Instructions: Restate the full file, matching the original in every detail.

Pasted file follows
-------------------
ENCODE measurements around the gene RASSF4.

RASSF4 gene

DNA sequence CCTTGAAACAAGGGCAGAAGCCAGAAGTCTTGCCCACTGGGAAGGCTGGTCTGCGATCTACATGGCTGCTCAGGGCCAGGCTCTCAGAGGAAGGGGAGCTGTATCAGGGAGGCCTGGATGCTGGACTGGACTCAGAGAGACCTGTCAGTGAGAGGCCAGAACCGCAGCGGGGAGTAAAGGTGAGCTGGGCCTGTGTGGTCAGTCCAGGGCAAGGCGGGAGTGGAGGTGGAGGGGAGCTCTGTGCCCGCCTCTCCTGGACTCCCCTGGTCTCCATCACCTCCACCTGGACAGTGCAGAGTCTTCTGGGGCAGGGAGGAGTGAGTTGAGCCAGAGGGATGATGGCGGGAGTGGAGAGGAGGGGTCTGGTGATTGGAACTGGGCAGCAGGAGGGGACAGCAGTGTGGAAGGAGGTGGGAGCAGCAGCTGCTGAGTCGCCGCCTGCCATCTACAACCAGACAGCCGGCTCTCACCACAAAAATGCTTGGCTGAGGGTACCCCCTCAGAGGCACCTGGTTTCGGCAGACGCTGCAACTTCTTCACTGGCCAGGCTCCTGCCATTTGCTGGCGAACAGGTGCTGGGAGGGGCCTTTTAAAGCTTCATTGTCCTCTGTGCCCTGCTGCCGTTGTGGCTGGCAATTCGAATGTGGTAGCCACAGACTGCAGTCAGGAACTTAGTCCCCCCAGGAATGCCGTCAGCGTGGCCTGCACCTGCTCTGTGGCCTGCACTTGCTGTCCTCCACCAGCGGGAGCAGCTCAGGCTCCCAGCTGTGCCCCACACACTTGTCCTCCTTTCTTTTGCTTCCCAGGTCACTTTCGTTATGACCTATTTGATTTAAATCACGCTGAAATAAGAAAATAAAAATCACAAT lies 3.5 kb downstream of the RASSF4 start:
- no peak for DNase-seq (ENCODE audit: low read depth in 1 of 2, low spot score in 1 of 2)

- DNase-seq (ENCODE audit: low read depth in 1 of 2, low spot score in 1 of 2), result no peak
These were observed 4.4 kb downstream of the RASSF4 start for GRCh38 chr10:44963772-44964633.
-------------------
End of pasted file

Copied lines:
ENCODE measurements around the gene RASSF4.

RASSF4 gene

DNA sequence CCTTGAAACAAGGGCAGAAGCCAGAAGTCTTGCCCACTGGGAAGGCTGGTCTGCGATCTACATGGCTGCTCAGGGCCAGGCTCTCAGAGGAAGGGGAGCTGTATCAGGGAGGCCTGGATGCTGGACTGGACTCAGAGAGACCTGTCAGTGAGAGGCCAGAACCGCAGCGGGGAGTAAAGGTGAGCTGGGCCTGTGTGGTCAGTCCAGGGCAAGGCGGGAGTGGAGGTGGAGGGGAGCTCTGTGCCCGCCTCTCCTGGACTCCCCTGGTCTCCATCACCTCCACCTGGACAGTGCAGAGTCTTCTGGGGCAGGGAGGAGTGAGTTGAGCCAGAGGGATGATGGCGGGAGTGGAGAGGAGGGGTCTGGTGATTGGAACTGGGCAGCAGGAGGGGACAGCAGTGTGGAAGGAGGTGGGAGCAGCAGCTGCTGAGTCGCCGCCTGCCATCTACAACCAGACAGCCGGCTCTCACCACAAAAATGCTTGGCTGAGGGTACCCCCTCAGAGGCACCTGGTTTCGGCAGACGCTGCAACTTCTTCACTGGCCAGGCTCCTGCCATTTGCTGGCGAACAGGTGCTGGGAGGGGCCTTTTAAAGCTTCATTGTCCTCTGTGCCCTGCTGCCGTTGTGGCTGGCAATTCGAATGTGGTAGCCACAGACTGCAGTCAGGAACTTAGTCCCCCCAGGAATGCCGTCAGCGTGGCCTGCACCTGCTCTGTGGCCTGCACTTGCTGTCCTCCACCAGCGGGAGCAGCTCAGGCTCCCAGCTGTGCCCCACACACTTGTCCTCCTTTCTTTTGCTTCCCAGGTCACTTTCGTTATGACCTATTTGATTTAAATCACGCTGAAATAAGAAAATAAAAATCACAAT lies 3.5 kb downstream of the RASSF4 start:
- no peak for DNase-seq (ENCODE audit: low read depth in 1 of 2, low spot score in 1 of 2)

- DNase-seq (ENCODE audit: low read depth in 1 of 2, low spot score in 1 of 2), result no peak
These were observed 4.4 kb downstream of the RASSF4 start for GRCh38 chr10:44963772-44964633.